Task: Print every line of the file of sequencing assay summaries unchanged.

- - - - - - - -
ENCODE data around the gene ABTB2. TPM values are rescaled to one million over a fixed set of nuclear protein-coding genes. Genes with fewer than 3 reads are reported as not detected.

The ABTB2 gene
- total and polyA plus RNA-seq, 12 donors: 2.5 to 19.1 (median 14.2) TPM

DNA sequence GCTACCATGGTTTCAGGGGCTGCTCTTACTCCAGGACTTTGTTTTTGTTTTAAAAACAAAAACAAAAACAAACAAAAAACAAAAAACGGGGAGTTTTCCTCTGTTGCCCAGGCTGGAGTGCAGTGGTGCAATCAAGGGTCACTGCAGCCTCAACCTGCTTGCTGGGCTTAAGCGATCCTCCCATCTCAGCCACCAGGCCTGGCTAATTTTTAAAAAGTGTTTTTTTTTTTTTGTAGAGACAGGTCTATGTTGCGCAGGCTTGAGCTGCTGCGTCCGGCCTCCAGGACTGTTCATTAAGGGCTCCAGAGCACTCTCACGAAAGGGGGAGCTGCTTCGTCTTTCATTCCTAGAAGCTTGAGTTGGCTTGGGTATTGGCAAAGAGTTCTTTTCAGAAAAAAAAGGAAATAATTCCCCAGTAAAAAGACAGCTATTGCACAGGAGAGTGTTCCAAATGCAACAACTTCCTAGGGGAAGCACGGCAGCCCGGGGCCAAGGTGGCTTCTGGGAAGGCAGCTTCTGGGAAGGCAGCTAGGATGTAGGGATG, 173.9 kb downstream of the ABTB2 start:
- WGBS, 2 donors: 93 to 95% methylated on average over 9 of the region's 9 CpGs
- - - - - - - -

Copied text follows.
ENCODE data around the gene ABTB2. TPM values are rescaled to one million over a fixed set of nuclear protein-coding genes. Genes with fewer than 3 reads are reported as not detected.

The ABTB2 gene
- total and polyA plus RNA-seq, 12 donors: 2.5 to 19.1 (median 14.2) TPM

DNA sequence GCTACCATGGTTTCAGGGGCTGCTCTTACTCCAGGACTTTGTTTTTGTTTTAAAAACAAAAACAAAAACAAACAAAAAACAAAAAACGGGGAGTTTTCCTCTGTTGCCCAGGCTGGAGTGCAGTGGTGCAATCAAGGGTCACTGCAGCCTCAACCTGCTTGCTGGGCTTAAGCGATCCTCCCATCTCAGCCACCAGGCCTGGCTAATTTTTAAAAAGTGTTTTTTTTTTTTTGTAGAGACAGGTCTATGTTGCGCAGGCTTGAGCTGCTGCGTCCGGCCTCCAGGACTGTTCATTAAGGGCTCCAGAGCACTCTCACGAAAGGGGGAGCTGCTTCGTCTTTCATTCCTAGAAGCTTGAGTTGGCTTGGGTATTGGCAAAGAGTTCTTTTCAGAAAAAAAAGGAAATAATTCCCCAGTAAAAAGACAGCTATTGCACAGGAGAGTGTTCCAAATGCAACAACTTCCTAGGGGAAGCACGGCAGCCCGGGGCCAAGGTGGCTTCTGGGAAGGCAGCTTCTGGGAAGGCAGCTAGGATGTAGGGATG, 173.9 kb downstream of the ABTB2 start:
- WGBS, 2 donors: 93 to 95% methylated on average over 9 of the region's 9 CpGs